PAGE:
Another organization in South Africa dealing with the disabled is DPSA, Disabled People South Africa. DPSA was formed in 1984 by disabled people who saw the need for a representative body to plan and implement programmes of benefit to disabled people with a members of 150 self help groups/member organisations, DPSA is the democratic cross-disability umbrella body of organisations of people with disabilities in South Africa, recognised as the National Assembly of Disabled People by Disabled Peoples` International (DPI), which has observer status in the United Nations. 5 staff members of different offices of DPSA attended the conference on HIV, AIDS & Disability in Namibia. Among the outcomes after attending the conference are the networking with colleagues in Namibia and setting up regional campaigns in South Africa on HIV&AIDS and Disability.

(For more info please contact

Frans Sijtsma is a volunteer development worker working with ADEMIMO, the Mozambican Association of war veterans with disability, in Mozambique. Here follows Frans’ report.

Taking up the challenge
When I think about disabled people and HIV&AIDS, than I think about exclusion. Disabled people are excluded from everything. Excluded from information, education, medical care, jobs, transport. In brief they are excluded from participating as normal people in the society of Mozambique. Disabled people belong to the poorest, most vulnerable and most discriminated of groups.

The HIV&AIDS pandemic is just one of the (major) problems the disabled people have to face. We can't solve the HIV&AIDS problem if we see this as an isolated problem. Sexual behaviour has everything to do with social behaviour, the respect of other people in general and of women and disabled persons in particular. Disabled persons have to be considered as full members of society. We have to include them in the mainstream of social life in Mozambique. This asks for a change in the attitude of Mozambican people towards disabled people as well as change in the behaviour of the disabled people themselves. This is a long-term issue, but it is the best way. We have to work on this very hard. We, as aid-workers, should make a start in respecting disabled persons. We can ask them to help us, to help them.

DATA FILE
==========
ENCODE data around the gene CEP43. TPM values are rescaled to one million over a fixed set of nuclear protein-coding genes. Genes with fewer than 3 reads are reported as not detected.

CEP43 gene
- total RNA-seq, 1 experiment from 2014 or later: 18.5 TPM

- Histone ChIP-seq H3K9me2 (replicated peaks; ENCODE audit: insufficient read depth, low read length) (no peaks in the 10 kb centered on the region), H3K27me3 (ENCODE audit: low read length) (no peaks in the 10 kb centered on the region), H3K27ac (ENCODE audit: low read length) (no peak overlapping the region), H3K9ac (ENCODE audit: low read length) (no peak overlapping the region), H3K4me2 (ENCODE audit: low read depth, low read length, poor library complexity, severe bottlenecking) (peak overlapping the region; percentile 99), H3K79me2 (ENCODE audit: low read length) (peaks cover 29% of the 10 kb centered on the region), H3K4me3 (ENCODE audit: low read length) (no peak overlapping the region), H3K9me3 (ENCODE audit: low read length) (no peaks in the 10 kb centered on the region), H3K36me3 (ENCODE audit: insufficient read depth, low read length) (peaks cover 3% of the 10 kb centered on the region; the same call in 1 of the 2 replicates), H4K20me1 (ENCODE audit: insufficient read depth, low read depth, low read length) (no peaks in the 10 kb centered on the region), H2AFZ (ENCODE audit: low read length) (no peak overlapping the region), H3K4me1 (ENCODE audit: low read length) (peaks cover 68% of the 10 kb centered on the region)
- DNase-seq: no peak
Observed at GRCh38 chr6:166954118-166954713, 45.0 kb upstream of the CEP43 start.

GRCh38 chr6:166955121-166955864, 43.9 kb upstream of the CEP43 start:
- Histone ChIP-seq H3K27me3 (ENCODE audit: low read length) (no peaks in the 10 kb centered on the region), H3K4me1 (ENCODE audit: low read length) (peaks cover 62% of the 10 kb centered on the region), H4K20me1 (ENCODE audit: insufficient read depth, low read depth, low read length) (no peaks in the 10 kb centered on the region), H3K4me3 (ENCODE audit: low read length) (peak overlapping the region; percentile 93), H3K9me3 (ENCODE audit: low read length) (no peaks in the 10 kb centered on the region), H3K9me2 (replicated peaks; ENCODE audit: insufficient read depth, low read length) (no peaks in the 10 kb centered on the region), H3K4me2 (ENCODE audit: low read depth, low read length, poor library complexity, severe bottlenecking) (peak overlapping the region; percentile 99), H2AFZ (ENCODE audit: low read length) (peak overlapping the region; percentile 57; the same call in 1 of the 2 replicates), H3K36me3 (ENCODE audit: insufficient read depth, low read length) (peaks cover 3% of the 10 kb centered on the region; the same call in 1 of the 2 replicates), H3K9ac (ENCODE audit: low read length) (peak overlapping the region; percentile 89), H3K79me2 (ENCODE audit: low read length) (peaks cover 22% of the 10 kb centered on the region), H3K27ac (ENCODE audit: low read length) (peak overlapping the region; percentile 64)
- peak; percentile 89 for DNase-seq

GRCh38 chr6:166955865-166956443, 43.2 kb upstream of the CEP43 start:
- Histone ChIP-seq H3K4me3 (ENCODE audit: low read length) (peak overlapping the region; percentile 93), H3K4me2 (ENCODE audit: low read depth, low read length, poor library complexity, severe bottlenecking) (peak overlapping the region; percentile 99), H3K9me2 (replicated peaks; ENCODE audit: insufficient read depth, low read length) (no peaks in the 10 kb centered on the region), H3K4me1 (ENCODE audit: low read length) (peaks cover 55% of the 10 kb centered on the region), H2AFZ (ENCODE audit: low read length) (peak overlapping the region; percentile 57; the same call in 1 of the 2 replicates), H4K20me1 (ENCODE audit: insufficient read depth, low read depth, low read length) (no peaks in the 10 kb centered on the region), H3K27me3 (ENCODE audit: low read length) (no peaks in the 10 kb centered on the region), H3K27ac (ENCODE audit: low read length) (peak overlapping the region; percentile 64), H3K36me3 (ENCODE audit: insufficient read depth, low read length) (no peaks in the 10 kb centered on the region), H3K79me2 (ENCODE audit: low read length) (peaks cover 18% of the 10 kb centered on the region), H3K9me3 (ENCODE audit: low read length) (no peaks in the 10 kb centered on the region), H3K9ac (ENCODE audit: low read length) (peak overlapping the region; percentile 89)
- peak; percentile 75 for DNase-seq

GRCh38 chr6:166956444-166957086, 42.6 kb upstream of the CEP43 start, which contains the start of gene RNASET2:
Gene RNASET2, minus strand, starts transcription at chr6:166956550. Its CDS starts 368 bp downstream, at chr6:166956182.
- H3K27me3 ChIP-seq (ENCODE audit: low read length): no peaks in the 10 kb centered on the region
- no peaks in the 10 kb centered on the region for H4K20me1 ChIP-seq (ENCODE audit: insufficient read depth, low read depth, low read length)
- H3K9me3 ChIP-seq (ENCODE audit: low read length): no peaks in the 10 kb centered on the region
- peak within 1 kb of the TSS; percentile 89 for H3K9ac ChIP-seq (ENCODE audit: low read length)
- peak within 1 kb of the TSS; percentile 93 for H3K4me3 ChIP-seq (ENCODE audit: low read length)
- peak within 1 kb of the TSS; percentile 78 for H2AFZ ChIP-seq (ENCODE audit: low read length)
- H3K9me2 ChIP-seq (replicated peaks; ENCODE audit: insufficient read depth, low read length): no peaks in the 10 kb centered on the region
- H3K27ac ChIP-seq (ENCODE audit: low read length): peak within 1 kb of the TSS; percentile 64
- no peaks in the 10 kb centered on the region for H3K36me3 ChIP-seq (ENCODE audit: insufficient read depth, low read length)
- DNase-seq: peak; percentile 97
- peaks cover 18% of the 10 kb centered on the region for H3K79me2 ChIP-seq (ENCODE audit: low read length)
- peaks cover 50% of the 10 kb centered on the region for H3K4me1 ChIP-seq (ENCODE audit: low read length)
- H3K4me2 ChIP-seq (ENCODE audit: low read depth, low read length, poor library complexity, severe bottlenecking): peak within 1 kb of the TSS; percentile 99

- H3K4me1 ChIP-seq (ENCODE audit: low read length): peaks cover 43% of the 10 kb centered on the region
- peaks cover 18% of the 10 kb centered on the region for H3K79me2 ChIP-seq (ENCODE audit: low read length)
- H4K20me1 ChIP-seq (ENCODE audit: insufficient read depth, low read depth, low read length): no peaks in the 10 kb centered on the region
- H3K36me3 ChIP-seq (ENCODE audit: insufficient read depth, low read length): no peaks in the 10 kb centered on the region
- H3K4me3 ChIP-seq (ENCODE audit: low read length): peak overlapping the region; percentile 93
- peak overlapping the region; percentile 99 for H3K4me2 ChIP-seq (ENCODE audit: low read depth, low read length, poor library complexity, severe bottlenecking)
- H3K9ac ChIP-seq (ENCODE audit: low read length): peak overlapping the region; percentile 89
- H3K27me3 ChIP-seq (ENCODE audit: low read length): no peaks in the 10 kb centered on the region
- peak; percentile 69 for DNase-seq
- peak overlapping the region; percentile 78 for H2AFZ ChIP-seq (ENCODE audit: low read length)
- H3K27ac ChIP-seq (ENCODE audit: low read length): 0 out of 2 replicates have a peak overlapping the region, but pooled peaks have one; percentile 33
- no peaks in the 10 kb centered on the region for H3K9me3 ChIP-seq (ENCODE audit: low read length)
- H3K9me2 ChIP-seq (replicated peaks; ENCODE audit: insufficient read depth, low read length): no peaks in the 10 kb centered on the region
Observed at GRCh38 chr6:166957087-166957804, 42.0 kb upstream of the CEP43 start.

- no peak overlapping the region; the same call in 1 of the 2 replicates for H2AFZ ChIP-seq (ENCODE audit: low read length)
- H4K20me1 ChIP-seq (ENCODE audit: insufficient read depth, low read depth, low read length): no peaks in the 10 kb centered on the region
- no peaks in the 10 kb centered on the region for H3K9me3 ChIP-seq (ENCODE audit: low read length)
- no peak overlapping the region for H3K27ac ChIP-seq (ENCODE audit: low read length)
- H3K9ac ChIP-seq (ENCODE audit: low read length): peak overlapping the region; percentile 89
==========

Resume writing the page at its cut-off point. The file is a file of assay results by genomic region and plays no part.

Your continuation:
Frans is working for ADEMIMO organisation of disabled war-veterans in Mozambique. It represents more than 10,000 disabled people and HIV&AIDS is one of the issues they are dealing with. ADEMIMO wants to approach its members about HIV&AIDS through a system of activists. In every province they currently have 3 activists working with people with disabilities. However, until now, these activists don't have access to actual information, and don't have the means to travel. Other disability-organisations have the same system.

For more info contact


At the moment in Zambia there are no volunteer development workers placed at a disabled organisation.

RAISA has given a small grant to DISACARE to hold two radio shows to help raise the profile of disabled persons in Zambia, as well as create AIDS awareness. Two programmes were aired on radio Zambia and a lot of interest was generated. DISACARE compiled a directory of other organisations that are targeting the disabled for purposes of forming a network. At the moment DISACARE has been working with RAISA to look at ways of supporting their planned activities. Contact has been made with the Copperbelt health organisation project to help DISACARE formulate an HIV/AIDS policy and Kara Counselling has also been approached to see how they can help to train DISACARE members in counselling and peer education.

Since recently RAISA has been in contact with the Zambia Association for Children with Disabilities. Venice Nakawala, project coordinator for the Livingstone's Zambia Association For Children With Disabilities spoke with RAISA Zambia to find out if RAISA could link her up with an organisation that deals with deaf and mute children so that they could exchange notes on how to provide psychosocial counselling to a deaf and mute child on HIV/AIDS. Links have been made with Friends of Magwero, who do similar work in the Eastern Province and with a child counsellor at Kara Counselling and Training Trust for ongoing support to the children. As a result of this linkage the organizations have received a grant from RAISA for training of parents in counselling skills.

For more info contact


  • Videos
    Video ‘Protect Yourself’ produced by VSO and the British Council in Ghana is an HIV awareness video produced by and for Deaf people in Ghana. The rap contains safe sex messages and visuals with essential information for young people. A booklet of classroom activities to accompany the video is also available. The video is available free of charge for educational use. For more details contact

  • Audio tapes
    VSO Namibia has some tapes for the visually impaired on basic information about HIV& AIDS, these are produced in several local languages. For more information contact

  • Books/reports
    ‘HIV, AIDS and Disability’
    (Report, National Conference 10-12 June, Windhoek, Namibia)
    This book/report is also available in Braille and on audio videotapes

Visit the VSO Zimbabwe fact sheet